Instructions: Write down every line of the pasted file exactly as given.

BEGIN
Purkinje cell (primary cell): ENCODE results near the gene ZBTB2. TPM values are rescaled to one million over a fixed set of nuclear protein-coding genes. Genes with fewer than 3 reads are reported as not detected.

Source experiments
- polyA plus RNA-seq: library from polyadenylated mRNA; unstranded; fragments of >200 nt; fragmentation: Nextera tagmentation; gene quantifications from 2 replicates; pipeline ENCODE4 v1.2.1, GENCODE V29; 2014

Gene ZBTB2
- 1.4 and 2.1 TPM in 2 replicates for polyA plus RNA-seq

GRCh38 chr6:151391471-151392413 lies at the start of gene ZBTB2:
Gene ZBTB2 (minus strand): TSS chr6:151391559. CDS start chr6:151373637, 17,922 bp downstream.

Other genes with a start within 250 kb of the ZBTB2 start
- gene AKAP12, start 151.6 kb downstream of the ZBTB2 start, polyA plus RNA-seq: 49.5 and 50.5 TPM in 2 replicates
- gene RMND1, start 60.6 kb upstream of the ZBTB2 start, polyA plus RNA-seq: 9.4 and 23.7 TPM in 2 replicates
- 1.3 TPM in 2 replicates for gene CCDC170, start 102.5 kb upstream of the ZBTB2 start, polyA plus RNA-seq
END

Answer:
Purkinje cell (primary cell): ENCODE results near the gene ZBTB2. TPM values are rescaled to one million over a fixed set of nuclear protein-coding genes. Genes with fewer than 3 reads are reported as not detected.

Source experiments
- polyA plus RNA-seq: library from polyadenylated mRNA; unstranded; fragments of >200 nt; fragmentation: Nextera tagmentation; gene quantifications from 2 replicates; pipeline ENCODE4 v1.2.1, GENCODE V29; 2014

Gene ZBTB2
- 1.4 and 2.1 TPM in 2 replicates for polyA plus RNA-seq

GRCh38 chr6:151391471-151392413 lies at the start of gene ZBTB2:
Gene ZBTB2 (minus strand): TSS chr6:151391559. CDS start chr6:151373637, 17,922 bp downstream.

Other genes with a start within 250 kb of the ZBTB2 start
- gene AKAP12, start 151.6 kb downstream of the ZBTB2 start, polyA plus RNA-seq: 49.5 and 50.5 TPM in 2 replicates
- gene RMND1, start 60.6 kb upstream of the ZBTB2 start, polyA plus RNA-seq: 9.4 and 23.7 TPM in 2 replicates
- 1.3 TPM in 2 replicates for gene CCDC170, start 102.5 kb upstream of the ZBTB2 start, polyA plus RNA-seq